While perusing my feed reader I came across this post, “Facebook Unites a Former Guantanomo Bay Guard with Prisoner” from the thenextweb.com commenting on a story featured in the New York Times by way of the BBC.
I have yet to read the original story but I have seen the video and it is amazing as thenextweb.com points out. Not only does this story show that the world is small and shrinking but that the Sacrament of Penance (Confession) is an essential gift of God’s grace to us. You may ask how I can see the Sacrament
Let us imagine that what Mr. Neely did against these men was a mortal sin, which would cause a spiritual divide between the guard and God thus removing him from the “state” of grace. (I do not know if what Mr. Neely did were indeed a sin, let alone a mortal sin, but I am taking liberty to make a point). The Church teaches because people can choose to lose their gift of salvation through grace by being apart from God because of sin, the former guard would be in grave danger condemning himself to hell. So what is this man to do?
According to the Catechism, “Those who approach the sacrament of Penance obtain pardon from God’s mercy for the offense committed against him, and are, at the same time, reconciled with the Church which they have wounded by their sins and which by charity, by example, and by prayer labors for their conversion (CCC 1422).” Because every sin, especially mortal sin, is an offense against God and His body – only He has the right and authority to forgive sins (Mt 9:2-8, Lk 5:20-24). However, Scripture shows that He passed this authority on the apostles (Jn 20:21-23) so that we may find a way to repent for our sins after we are baptized. Again, the Catechism (CCC 1425-1426) states:
“You were washed, you were sanctified, you were justified in the name of the Lord Jesus Christ and in the Spirit of our God.” One must appreciate the magnitude of the gift God has given us in the sacraments of Christian initiation in order to grasp the degree to which sin is excluded for him who has “put on Christ.” But the apostle John also says: “If we say we have no sin, we deceive ourselves, and the truth is not in us.” And the Lord himself taught us to pray: “Forgive us our trespasses,” linking our forgiveness of one another’s offenses to the forgiveness of our sins that God will grant us.
Conversion to Christ, the new birth of Baptism, the gift of the Holy Spirit and the Body and Blood of Christ received as food have made us “holy and without blemish,” just as the Church herself, the Bride of Christ, is “holy and without blemish.” Nevertheless the new life received in Christian initiation has not abolished the frailty and weakness of human nature, nor the inclination to sin that tradition calls concupiscence, which remains in the baptized such that with the help of the grace of Christ they may prove themselves in the struggle of Christian life. This is the struggle of conversion directed toward holiness and eternal life to which the Lord never ceases to call us.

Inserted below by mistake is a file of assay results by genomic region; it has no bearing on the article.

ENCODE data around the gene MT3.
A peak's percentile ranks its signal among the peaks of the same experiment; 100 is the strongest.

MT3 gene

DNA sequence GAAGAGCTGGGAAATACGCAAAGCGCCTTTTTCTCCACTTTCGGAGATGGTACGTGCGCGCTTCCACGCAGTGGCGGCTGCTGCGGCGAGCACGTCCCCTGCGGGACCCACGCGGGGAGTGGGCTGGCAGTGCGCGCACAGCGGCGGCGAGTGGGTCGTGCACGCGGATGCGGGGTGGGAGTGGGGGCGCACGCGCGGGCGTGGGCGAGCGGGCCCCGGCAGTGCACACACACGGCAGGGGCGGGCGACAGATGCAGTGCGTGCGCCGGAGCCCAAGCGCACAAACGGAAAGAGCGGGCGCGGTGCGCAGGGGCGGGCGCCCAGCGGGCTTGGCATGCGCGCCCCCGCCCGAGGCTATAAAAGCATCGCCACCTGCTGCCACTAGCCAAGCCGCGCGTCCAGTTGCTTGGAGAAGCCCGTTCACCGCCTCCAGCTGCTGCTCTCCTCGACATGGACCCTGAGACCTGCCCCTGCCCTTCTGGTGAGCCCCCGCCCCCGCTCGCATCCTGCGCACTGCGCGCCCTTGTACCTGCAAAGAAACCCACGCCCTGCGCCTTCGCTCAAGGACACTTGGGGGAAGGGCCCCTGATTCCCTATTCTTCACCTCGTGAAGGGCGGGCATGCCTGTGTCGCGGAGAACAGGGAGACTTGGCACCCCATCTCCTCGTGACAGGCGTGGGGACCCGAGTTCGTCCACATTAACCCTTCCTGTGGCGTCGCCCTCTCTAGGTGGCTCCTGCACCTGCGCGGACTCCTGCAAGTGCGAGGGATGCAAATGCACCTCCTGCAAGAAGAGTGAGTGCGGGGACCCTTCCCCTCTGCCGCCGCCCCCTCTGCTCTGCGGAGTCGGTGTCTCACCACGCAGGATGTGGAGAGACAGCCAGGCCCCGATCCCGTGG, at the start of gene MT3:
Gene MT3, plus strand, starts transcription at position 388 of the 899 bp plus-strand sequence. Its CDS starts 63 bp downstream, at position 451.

If Mr. Neely, the former Guantanamo Bay guard, was never see these men again or if they were to react in a hostile manner towards if he did see them and attempt to apologize, seeking forgiveness, how else would he ever be able to gain the certainty and satisfaction of forgiveness? He could turn to God directly, with perfect contrition, and ask for forgiveness. But that is not exactly how God wants us to do it.
Christ instituted this Sacrament because humans are both spiritual (immortal soul) and material (mortal body). That is why salvation is by grace evidenced through faith and works. We initiate penance just by going to Confession and humbling ourselves before another person. This is difficult but necessary. It demonstrates our desire to repent. And because priests hear confession in Persona Christi or in the person of Christ, he is able to administer the absolution. The power to forgive sins remains from Christ alone, not the priest, who is just the means of administering this forgiveness in our physical world.
The Sacrament of Penance also serves to life the burden of guilt from our hearts relieving us through our penitent acts. That in this way we know we have recompensed Our Lord for the offences we commit against Him.
God knows all that we have done and will do. He is outside of space and time. But He desires that we cooperate in our own salvation by walking the penitent path. What Mr. Neely did was, to me, a work of the Holy Spirit to “coincidentally” bring these three men together prompting a former prison guard to apologize for his actions. He did what the Church teaches: “Penance requires . . . the sinner to endure all things willingly, be contrite of heart, confess with the lips, and practice complete humility and fruitful satisfaction (CCC 1450).”
For more resources about Confession and the Forgiveness of Sins check out the following:
- Forgiveness of Sins by Catholic Answers
- Celebrating the Sacrament of Penance: Q & A by the USCCB Committee on Divine Worship
- The Sacrament of Penance Catholic Encyclopedia on New Advent
- Scripture Shortcuts on Confession compiled by VeritasBible.com
- Scripture Shortcuts on Penance compiled by VeritasBible.com